Referring now to FIG. 11, the processing of the GetCameraCapabilities command within digital camera 22 in accordance with a first embodiment of the invention is shown. In initial step 1110, the parameter manager 410 receives the GetCameraCapabilities command. Then, in step 1120, if the GetCameraCapabilities command has its PName field set to four null characters, the implication is that the server 12 is requesting a complete set of the capability parameter data from the digital camera 22. In this case, the unsigned integer ResLength (representing the number of items sent as capability parameters) is sent, in step 1122, as the total number of capability parameters present in digital camera 22. Parameter manager 410 then proceeds, in step 1124, to get the first set of capability parameter data, and, in step 1126, determines if all of the sets of capability parameter data have been retrieved. If not all of the sets have been retrieved, the parameter manager 410, in step 1128, proceeds to get the next set of capability parameter data and then loops back for another decision in step 1126. In this manner the parameter manager 410 retrieves all the sets of capability parameter data. Once the complete set of capability parameter data is retrieved, camera 22 sends the data to the server 12, in step 1130, and the FIG. 11 process ends.

If, in step 1120, the PName field in the GetCameraCapabilities command was not a set of four null characters, then the parameter manager 410, in step 1138, decides if the value of the PName is for a recognized parameter. If the value of the PName is for a recognized parameter, then the parameter manager 410, in step 1140, sends the ResLength as the number 1, retrieves the capability parameter data corresponding to the value of the PName in step 1142, and sends this data, in step 1144, to the server 12. If the value of the PName is not for a recognized parameter, then the parameter manager 410, in step 1146, returns an error code.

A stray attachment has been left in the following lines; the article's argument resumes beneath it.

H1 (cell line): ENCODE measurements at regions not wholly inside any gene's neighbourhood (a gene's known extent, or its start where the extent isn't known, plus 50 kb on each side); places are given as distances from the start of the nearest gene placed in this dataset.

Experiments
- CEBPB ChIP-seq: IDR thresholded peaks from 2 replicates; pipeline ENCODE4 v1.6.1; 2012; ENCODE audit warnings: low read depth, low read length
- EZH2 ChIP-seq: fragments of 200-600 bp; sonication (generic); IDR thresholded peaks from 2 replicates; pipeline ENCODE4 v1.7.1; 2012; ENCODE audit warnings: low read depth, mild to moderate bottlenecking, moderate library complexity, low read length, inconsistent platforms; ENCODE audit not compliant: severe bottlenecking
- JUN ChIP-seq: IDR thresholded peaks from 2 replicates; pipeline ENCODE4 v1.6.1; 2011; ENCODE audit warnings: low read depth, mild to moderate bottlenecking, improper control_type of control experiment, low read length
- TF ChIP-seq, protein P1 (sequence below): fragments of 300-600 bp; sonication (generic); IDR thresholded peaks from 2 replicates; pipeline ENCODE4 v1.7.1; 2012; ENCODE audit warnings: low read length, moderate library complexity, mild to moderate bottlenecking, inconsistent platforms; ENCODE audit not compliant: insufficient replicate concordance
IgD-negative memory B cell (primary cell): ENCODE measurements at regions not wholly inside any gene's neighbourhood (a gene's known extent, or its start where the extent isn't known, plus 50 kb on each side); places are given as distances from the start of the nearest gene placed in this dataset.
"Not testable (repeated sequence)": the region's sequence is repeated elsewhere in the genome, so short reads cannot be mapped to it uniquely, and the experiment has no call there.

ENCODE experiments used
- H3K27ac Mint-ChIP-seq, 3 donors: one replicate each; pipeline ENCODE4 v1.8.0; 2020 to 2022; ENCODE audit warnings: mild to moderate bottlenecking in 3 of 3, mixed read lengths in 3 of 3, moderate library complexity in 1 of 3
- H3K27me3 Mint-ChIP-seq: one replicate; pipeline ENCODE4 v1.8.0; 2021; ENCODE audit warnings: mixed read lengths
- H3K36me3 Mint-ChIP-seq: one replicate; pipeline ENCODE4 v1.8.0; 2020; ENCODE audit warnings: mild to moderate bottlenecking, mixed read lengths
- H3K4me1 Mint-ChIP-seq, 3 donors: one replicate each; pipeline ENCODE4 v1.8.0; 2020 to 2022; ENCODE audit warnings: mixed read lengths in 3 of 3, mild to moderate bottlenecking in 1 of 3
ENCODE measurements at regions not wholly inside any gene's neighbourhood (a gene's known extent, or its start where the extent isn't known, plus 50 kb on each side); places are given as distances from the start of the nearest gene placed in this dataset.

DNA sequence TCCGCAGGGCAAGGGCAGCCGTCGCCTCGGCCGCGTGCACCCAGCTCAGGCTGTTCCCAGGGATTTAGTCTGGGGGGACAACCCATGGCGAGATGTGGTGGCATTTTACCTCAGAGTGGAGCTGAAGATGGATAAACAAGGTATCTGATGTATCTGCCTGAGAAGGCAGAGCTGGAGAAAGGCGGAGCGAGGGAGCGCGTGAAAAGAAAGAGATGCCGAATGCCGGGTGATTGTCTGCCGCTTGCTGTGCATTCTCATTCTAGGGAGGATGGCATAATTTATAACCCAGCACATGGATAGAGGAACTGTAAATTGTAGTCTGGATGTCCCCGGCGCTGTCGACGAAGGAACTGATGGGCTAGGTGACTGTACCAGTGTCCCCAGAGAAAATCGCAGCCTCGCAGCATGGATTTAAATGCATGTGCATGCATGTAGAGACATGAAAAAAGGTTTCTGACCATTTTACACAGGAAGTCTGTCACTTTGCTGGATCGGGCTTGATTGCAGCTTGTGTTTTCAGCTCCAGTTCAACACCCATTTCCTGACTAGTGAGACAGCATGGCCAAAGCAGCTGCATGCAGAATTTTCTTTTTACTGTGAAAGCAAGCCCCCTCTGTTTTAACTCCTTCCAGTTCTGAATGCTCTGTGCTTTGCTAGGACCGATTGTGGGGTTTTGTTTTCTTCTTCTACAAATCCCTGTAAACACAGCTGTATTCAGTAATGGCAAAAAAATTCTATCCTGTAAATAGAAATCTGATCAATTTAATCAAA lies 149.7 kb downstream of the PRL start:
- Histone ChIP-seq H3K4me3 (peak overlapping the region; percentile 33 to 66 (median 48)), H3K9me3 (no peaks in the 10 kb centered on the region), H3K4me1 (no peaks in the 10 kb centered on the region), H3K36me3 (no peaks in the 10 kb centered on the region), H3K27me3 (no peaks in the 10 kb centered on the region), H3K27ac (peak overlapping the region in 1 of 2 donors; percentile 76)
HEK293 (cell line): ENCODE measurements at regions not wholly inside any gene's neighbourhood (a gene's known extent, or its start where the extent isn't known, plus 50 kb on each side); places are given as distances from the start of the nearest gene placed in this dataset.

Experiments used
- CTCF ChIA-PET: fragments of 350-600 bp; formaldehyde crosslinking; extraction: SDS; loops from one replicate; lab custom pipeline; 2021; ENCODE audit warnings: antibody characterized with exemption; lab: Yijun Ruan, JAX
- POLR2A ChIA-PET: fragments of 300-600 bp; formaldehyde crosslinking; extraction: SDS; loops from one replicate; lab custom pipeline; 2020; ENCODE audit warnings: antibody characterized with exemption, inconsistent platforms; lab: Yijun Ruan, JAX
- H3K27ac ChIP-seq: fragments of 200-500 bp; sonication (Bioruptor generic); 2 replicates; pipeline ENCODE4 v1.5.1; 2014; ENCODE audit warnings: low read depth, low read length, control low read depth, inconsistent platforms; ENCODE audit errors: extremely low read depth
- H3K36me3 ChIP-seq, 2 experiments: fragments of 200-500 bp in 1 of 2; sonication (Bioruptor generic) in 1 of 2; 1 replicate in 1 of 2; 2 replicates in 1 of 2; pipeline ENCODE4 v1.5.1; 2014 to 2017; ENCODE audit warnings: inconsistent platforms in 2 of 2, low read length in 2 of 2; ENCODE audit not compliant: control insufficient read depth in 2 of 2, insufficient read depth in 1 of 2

Referring now to FIG. 12, the processing of the GetCameraCapabilities command within digital camera 22 in accordance with a second embodiment of the present invention is shown. This second embodiment presupposes that the digital camera 22 industry reaches a concurrence about what constitutes a basic core set of standard capability parameters, which will then be common to all digital cameras 22. The processing in this flowchart is analogous to that shown in FIG. 11, with the exception of what happens following step 1220 if the PName field is set to four null characters. In this case, the ResLength is set, in step 1222, to the total number of capability parameters which are not part of the basic core set, i.e., the total number of advanced capability parameters. Then, during steps 1224, 1226, 1228, and 1230, which get and send the capability parameter data, only the capability parameter data for the advanced capability parameters are retrieved and sent to server 12. This retrieving of only those capability parameter data which are not part of the basic core set advantageously saves interface time and system resources such as memory.

In the FIGS. 11 and 12 embodiments, the server 12 issues the GetCameraCapabilities command. As mentioned during the discussion of FIG. 9, in other embodiments of the present invention, the GetCameraCapabilities command may be issued by a system user activating the buttons and dials of the digital camera 22, or by a special parameter script imported into the digital camera 22 on the removable memory 88 and executed by the CPU 84.

A method and system for automatically configuring a hand-held camera 22 to improve the quality of an image taken with the camera 22 of a particular subject at a photo opportunity site has been disclosed. The present invention has been described in accordance with the embodiments shown, and one of ordinary skill in the art will readily recognize that there could be variations to the embodiments, and any variations are would be within the spirit and scope of the present invention. In addition, software written according to the present invention may be stored on a computer-readable medium, such as a removable memory, or transmitted over a network, and loaded into any of the devices described herein for execution. Accordingly, many modifications may be made by one of ordinary skill in the art without departing from the spirit and scope of the appended claims.

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Classifications
U.S. Classification348/211.2, 348/E05.042, 348/207.99
International ClassificationH04N5/232
Cooperative ClassificationH04N5/232, H04N5/23225
European ClassificationH04N5/232K, H04N5/232